One of the most well-known research examples is the experiment James Vicary conducted in 1957 at a movie theater. During the movie Vicary presented messages so briefly that people were not aware of them, urging viewers to purchase popcorn and Coca-Cola. As a result, he claimed, sales figures of those items increased significantly. Although five years afterwards Vicary admitted the whole study was fictitious, the phenomenon (called subliminal priming) gained a lot of attention and later scientific studies confirmed the phenomenon indeed existed.
Targeting visual information to people’s unconscious minds has been shown to influence people’s behavior in various contexts. For example, people tend to pour more drinks for themselves, and also consume more, if they have first been exposed to suitable stimuli outside of their awareness. Also, presenting a certain brand as a subliminal prime will increase the likelihood that the person will choose the same brand, even in the presence of a familiar and prior used brand. Moreover, if the person is likewise exposed to a smiling face, he or she will remember the textual and videoed news better, rate it more favorably and experience it as more trustworthy, than if the image of the face is unhappy.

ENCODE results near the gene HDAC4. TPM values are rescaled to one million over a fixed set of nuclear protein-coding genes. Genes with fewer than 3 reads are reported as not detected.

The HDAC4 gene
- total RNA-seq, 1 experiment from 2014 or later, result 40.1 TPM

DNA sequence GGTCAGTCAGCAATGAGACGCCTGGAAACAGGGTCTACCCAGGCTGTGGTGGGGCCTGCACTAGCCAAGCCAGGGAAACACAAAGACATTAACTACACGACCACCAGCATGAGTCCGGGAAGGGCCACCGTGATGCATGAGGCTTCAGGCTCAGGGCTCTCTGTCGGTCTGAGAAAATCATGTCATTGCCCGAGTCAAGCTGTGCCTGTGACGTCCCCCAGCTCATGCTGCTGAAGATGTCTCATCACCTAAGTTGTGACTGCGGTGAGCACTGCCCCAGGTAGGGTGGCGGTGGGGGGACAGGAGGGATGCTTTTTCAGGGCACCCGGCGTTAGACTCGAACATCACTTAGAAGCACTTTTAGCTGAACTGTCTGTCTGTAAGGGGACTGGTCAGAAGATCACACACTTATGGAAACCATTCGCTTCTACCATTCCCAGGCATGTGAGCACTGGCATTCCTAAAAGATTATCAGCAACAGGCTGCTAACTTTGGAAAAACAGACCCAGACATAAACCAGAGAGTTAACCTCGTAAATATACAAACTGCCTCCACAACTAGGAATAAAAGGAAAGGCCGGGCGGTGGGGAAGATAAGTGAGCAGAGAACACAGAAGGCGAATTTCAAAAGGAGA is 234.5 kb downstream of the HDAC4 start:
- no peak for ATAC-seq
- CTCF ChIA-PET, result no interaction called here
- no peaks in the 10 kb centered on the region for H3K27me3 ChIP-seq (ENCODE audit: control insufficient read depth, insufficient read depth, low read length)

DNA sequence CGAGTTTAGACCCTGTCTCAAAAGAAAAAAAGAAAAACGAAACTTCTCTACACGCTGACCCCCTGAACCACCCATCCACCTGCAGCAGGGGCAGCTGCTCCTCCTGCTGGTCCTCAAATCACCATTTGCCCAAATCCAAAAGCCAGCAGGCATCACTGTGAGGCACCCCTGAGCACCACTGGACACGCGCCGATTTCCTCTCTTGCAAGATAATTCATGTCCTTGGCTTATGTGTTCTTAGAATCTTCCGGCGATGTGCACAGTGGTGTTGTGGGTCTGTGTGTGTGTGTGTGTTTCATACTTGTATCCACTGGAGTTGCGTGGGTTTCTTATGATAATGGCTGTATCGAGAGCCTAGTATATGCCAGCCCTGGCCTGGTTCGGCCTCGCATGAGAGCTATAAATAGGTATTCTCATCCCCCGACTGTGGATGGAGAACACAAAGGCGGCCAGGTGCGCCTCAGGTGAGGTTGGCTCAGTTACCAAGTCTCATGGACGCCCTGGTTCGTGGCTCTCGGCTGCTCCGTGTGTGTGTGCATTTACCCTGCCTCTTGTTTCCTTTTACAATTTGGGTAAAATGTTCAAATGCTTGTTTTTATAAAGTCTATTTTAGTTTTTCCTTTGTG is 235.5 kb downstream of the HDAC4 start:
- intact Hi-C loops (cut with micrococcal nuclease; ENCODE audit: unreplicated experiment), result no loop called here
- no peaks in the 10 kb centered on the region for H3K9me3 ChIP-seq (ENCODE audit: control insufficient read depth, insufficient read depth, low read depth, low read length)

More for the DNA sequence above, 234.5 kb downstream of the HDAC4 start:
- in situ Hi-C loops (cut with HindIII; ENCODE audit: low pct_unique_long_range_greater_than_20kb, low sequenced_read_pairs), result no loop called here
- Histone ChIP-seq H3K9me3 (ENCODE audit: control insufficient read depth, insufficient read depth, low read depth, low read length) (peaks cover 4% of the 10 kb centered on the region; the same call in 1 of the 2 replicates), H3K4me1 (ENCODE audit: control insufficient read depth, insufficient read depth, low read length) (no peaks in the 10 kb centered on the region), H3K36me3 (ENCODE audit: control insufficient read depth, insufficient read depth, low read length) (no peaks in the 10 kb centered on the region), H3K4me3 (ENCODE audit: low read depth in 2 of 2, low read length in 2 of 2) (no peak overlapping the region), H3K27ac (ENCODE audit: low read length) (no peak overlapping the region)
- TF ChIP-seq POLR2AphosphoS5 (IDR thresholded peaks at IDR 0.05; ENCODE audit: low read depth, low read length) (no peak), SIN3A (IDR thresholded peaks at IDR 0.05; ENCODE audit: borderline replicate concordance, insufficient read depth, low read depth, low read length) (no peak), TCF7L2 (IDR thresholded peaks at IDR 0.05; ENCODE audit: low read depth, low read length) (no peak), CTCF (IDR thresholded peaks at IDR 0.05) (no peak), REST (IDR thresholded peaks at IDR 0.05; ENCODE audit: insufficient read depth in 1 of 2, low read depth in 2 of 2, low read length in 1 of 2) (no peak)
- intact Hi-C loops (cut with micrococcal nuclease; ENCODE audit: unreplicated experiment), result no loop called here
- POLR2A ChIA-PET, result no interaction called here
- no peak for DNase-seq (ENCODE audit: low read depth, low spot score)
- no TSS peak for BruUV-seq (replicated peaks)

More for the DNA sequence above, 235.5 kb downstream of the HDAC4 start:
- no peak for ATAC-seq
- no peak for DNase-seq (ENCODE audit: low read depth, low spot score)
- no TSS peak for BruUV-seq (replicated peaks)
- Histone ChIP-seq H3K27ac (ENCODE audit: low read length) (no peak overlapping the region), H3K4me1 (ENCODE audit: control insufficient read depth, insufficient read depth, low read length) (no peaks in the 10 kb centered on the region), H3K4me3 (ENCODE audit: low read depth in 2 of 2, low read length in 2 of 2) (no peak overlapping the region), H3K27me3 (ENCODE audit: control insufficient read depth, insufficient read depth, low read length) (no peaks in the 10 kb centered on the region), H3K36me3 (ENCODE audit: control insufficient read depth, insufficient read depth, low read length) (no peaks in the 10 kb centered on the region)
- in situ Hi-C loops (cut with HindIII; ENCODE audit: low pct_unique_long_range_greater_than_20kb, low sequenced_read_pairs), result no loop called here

In addition to simple behavior, it is possible to influence people’s performance by utilizing the unconscious mind. For example, by presenting people words related to ageing (e.g., bingo, Florida and pension), people will walk away from the study slower compared to a situation where the words are neutral. Likewise, spending time with the elderly makes people perform worse on memory tests. Influencing the unconscious can make people cooperate in a situation favoring selfish behavior. And when covertly presented with words associated with the library people will read a passage more quietly afterwards. If they are associated with stereotypical professors, they will perform better on a general knowledge test. On the other hand, words associated with the stereotype of supermodels will make them perform worse.